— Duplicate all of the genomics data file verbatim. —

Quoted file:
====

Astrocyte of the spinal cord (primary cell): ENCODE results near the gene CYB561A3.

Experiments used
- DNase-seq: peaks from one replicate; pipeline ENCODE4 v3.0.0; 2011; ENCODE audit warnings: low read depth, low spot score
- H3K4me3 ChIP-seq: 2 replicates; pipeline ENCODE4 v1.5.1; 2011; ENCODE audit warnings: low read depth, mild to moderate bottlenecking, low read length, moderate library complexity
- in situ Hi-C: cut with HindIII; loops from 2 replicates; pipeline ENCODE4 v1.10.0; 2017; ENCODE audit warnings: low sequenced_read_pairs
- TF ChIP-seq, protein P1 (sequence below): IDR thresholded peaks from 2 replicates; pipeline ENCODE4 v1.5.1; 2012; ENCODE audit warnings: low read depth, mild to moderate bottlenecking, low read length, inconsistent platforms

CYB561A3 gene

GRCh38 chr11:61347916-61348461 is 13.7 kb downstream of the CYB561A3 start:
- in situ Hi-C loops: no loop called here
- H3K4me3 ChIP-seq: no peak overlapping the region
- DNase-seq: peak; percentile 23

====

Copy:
Astrocyte of the spinal cord (primary cell): ENCODE results near the gene CYB561A3.

Experiments used
- DNase-seq: peaks from one replicate; pipeline ENCODE4 v3.0.0; 2011; ENCODE audit warnings: low read depth, low spot score
- H3K4me3 ChIP-seq: 2 replicates; pipeline ENCODE4 v1.5.1; 2011; ENCODE audit warnings: low read depth, mild to moderate bottlenecking, low read length, moderate library complexity
- in situ Hi-C: cut with HindIII; loops from 2 replicates; pipeline ENCODE4 v1.10.0; 2017; ENCODE audit warnings: low sequenced_read_pairs
- TF ChIP-seq, protein P1 (sequence below): IDR thresholded peaks from 2 replicates; pipeline ENCODE4 v1.5.1; 2012; ENCODE audit warnings: low read depth, mild to moderate bottlenecking, low read length, inconsistent platforms

CYB561A3 gene

GRCh38 chr11:61347916-61348461 is 13.7 kb downstream of the CYB561A3 start:
- in situ Hi-C loops: no loop called here
- H3K4me3 ChIP-seq: no peak overlapping the region
- DNase-seq: peak; percentile 23